Alison Milwe Grace’s Reveal Party

Reveal parties are all the rage these days. They showcase everything from home renovations to the gender of a fetus.

The other day, Alison Milwe Grace — one of Westport’s favorite caterers — got into the reveal party act.

But she did far more than provide hors d’oeuvres for a new dining room, or the cake to say whether the new baby will be a boy or girl.

Alison hosted a reveal party for Kaden. He’s Make-a-Wish Connecticut’s newest recipient. The organization fulfills the dreams of youngsters battling serious illnesses.

Kaden’s friends and family gathered in Alison’s kitchen. They cooked together: Hawaiian sweet and sour chicken, with fresh pineapple and coconut rice. Plus Hawaiian potato salad.

Yep — Kaden is headed to Hawaii.

Scenes from Alison Milwe Grace’s reveal party. (Photos/Eileen Sawyer Photography)

When the cooking was done, everyone ate together at a communal table. They had a wonderful meal.

And they talked about Kaden’s upcoming Hawaiian trip.


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jUNe Day flags, on the Ruth Steinkraus Cohen Post Road bridge (Photo/Heli Stagg)

Tim Hayes: “Staples And Westport Made Me Who I Am”

Tim Hayes is a clinical psychologist in Syracuse. He got his undergraduate degree in 1982, and earned a Ph.D. at the State University of New York-Binghamton. He has not lived in Westport for decades (though his mother is still here).

But he often think of his hometown.

As the Staples High School Class of 1977 graduate and his wife begin to plan for retirement, he realizes that where he is today is a direct result of where he grew up. He believes he’d be a very different person even if he was raised in Fairfield or Norwalk.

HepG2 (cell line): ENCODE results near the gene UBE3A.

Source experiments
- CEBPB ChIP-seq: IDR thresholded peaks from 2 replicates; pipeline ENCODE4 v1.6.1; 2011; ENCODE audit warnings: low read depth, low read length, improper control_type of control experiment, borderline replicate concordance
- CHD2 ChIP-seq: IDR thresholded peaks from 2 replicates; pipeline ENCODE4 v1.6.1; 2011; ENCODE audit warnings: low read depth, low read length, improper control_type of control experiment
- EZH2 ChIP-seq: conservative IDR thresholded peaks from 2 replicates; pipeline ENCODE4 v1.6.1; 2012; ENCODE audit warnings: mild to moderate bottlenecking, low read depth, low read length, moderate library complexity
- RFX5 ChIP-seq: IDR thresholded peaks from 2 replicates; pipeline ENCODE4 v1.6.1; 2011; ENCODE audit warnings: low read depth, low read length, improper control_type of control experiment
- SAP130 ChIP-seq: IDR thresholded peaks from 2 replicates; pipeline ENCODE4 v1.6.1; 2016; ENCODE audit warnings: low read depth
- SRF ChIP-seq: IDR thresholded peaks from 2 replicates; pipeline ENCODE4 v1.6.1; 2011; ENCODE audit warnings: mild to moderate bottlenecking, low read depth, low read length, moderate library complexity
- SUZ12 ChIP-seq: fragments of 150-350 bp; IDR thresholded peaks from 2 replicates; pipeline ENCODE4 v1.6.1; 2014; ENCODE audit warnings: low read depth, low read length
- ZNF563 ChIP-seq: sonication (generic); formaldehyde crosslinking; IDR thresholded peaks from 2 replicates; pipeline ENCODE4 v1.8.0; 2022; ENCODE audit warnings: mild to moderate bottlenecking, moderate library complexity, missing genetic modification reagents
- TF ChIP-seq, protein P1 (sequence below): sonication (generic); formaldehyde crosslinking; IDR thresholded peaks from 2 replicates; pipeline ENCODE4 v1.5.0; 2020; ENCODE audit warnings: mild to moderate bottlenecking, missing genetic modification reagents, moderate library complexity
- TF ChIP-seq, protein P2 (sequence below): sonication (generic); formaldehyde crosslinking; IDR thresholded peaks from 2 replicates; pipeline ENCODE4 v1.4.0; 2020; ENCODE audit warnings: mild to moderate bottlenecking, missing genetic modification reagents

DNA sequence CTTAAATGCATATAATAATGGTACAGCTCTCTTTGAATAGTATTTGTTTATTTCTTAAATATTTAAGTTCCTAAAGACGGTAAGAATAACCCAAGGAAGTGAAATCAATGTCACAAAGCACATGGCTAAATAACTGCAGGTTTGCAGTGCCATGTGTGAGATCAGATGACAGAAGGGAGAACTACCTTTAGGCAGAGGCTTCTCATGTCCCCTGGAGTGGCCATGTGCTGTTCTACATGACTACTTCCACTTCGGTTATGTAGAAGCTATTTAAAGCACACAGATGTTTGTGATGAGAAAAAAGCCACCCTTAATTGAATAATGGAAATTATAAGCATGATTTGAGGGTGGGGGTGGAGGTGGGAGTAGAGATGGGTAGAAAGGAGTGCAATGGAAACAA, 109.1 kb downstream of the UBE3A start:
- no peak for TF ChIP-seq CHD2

Tim was born and raised in Greens Farms. “His” Westport was beautiful and idyllic. Within a 3-mile radius were the “wonderlands” of Burying Hill Beach (his “personal playground”), Long Lots Junior High, Staples, downtown Westport, and much more.

Tim Hayes’ Bombers went 19-1, and won the Westport Little League championship. He’s standing, 4th from right.

He put on his first Little League uniform, instantly transforming himself into “a new personality: a baseball player.” The program had a profound impact, from the coaching he received to playing at beautiful Gault Field, on the Saugatuck River.

He starred at Staples. Coach Brian Kelley called him the best player he’d seen since Bobby Valentine. Tim earned a full Division I scholarship to Kelley’s alma mater, Seton Hall University.

“My family could not afford college for me,” Tim says. “But baseball paid for my education. I believe Westport helped that to come about.”

Tim Hayes (#6) celebrates another Staples High School baseball win.

Growing up here, Tim says he was surrounded by wealthy and famous people. But they were regular folks. When Andy Jones encouraged Tim to skip school and go downtown, Paul Newman and Robert Redford walked by. “No one seemed to care,” Tim says. “That was great.”